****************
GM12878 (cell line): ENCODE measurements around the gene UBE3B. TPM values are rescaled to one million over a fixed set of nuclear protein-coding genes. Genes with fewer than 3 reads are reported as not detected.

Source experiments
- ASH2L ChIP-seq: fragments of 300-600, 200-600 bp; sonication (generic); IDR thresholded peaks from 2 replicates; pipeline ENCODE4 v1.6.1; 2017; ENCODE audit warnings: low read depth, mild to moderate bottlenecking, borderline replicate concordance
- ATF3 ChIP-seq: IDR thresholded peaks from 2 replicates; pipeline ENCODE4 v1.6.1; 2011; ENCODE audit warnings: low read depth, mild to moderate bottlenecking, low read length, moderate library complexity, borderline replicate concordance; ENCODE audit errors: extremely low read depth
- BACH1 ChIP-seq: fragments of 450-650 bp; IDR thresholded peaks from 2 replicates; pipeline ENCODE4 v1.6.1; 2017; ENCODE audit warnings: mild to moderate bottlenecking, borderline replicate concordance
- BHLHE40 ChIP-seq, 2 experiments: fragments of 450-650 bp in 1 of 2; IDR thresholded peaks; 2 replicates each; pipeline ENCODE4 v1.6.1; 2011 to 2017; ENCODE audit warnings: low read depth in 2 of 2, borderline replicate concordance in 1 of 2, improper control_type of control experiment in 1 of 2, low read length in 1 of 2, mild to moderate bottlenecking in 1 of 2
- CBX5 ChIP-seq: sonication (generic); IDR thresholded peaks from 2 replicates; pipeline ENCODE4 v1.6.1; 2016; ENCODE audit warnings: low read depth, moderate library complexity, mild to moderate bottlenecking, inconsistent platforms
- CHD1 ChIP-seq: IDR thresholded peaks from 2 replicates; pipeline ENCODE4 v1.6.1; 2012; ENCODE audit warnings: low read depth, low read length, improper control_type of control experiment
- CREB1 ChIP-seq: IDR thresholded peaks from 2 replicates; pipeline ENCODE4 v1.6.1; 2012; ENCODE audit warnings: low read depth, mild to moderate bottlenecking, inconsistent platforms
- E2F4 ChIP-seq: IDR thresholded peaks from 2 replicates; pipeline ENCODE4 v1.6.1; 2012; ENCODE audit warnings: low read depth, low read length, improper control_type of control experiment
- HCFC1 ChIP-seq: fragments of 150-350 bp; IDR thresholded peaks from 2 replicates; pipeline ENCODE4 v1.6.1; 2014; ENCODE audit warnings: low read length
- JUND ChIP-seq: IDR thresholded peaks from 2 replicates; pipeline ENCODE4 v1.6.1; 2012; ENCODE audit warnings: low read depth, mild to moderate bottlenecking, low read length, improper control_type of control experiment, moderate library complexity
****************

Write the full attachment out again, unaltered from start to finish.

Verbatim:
GM12878 (cell line): ENCODE measurements around the gene UBE3B. TPM values are rescaled to one million over a fixed set of nuclear protein-coding genes. Genes with fewer than 3 reads are reported as not detected.

Source experiments
- ASH2L ChIP-seq: fragments of 300-600, 200-600 bp; sonication (generic); IDR thresholded peaks from 2 replicates; pipeline ENCODE4 v1.6.1; 2017; ENCODE audit warnings: low read depth, mild to moderate bottlenecking, borderline replicate concordance
- ATF3 ChIP-seq: IDR thresholded peaks from 2 replicates; pipeline ENCODE4 v1.6.1; 2011; ENCODE audit warnings: low read depth, mild to moderate bottlenecking, low read length, moderate library complexity, borderline replicate concordance; ENCODE audit errors: extremely low read depth
- BACH1 ChIP-seq: fragments of 450-650 bp; IDR thresholded peaks from 2 replicates; pipeline ENCODE4 v1.6.1; 2017; ENCODE audit warnings: mild to moderate bottlenecking, borderline replicate concordance
- BHLHE40 ChIP-seq, 2 experiments: fragments of 450-650 bp in 1 of 2; IDR thresholded peaks; 2 replicates each; pipeline ENCODE4 v1.6.1; 2011 to 2017; ENCODE audit warnings: low read depth in 2 of 2, borderline replicate concordance in 1 of 2, improper control_type of control experiment in 1 of 2, low read length in 1 of 2, mild to moderate bottlenecking in 1 of 2
- CBX5 ChIP-seq: sonication (generic); IDR thresholded peaks from 2 replicates; pipeline ENCODE4 v1.6.1; 2016; ENCODE audit warnings: low read depth, moderate library complexity, mild to moderate bottlenecking, inconsistent platforms
- CHD1 ChIP-seq: IDR thresholded peaks from 2 replicates; pipeline ENCODE4 v1.6.1; 2012; ENCODE audit warnings: low read depth, low read length, improper control_type of control experiment
- CREB1 ChIP-seq: IDR thresholded peaks from 2 replicates; pipeline ENCODE4 v1.6.1; 2012; ENCODE audit warnings: low read depth, mild to moderate bottlenecking, inconsistent platforms
- E2F4 ChIP-seq: IDR thresholded peaks from 2 replicates; pipeline ENCODE4 v1.6.1; 2012; ENCODE audit warnings: low read depth, low read length, improper control_type of control experiment
- HCFC1 ChIP-seq: fragments of 150-350 bp; IDR thresholded peaks from 2 replicates; pipeline ENCODE4 v1.6.1; 2014; ENCODE audit warnings: low read length
- JUND ChIP-seq: IDR thresholded peaks from 2 replicates; pipeline ENCODE4 v1.6.1; 2012; ENCODE audit warnings: low read depth, mild to moderate bottlenecking, low read length, improper control_type of control experiment, moderate library complexity